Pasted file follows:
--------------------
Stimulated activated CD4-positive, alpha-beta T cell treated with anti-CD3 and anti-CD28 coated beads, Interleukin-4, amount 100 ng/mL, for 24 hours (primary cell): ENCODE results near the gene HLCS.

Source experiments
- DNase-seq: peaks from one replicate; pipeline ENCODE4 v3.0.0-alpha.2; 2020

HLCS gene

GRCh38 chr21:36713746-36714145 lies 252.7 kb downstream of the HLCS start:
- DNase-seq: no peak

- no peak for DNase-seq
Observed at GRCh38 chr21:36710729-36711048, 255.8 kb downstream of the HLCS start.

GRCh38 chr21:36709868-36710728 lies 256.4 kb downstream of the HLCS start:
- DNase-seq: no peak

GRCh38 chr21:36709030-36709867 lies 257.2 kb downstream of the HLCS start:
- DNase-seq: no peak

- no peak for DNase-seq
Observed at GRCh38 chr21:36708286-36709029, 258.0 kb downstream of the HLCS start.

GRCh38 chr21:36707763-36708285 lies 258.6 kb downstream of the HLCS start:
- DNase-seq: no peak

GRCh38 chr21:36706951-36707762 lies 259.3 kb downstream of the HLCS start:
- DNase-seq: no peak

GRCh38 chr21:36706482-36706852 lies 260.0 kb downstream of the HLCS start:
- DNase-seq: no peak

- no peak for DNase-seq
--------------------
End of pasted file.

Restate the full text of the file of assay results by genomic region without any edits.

Stimulated activated CD4-positive, alpha-beta T cell treated with anti-CD3 and anti-CD28 coated beads, Interleukin-4, amount 100 ng/mL, for 24 hours (primary cell): ENCODE results near the gene HLCS.

Source experiments
- DNase-seq: peaks from one replicate; pipeline ENCODE4 v3.0.0-alpha.2; 2020

HLCS gene

GRCh38 chr21:36713746-36714145 lies 252.7 kb downstream of the HLCS start:
- DNase-seq: no peak

- no peak for DNase-seq
Observed at GRCh38 chr21:36710729-36711048, 255.8 kb downstream of the HLCS start.

GRCh38 chr21:36709868-36710728 lies 256.4 kb downstream of the HLCS start:
- DNase-seq: no peak

GRCh38 chr21:36709030-36709867 lies 257.2 kb downstream of the HLCS start:
- DNase-seq: no peak

- no peak for DNase-seq
Observed at GRCh38 chr21:36708286-36709029, 258.0 kb downstream of the HLCS start.

GRCh38 chr21:36707763-36708285 lies 258.6 kb downstream of the HLCS start:
- DNase-seq: no peak

GRCh38 chr21:36706951-36707762 lies 259.3 kb downstream of the HLCS start:
- DNase-seq: no peak

GRCh38 chr21:36706482-36706852 lies 260.0 kb downstream of the HLCS start:
- DNase-seq: no peak

- no peak for DNase-seq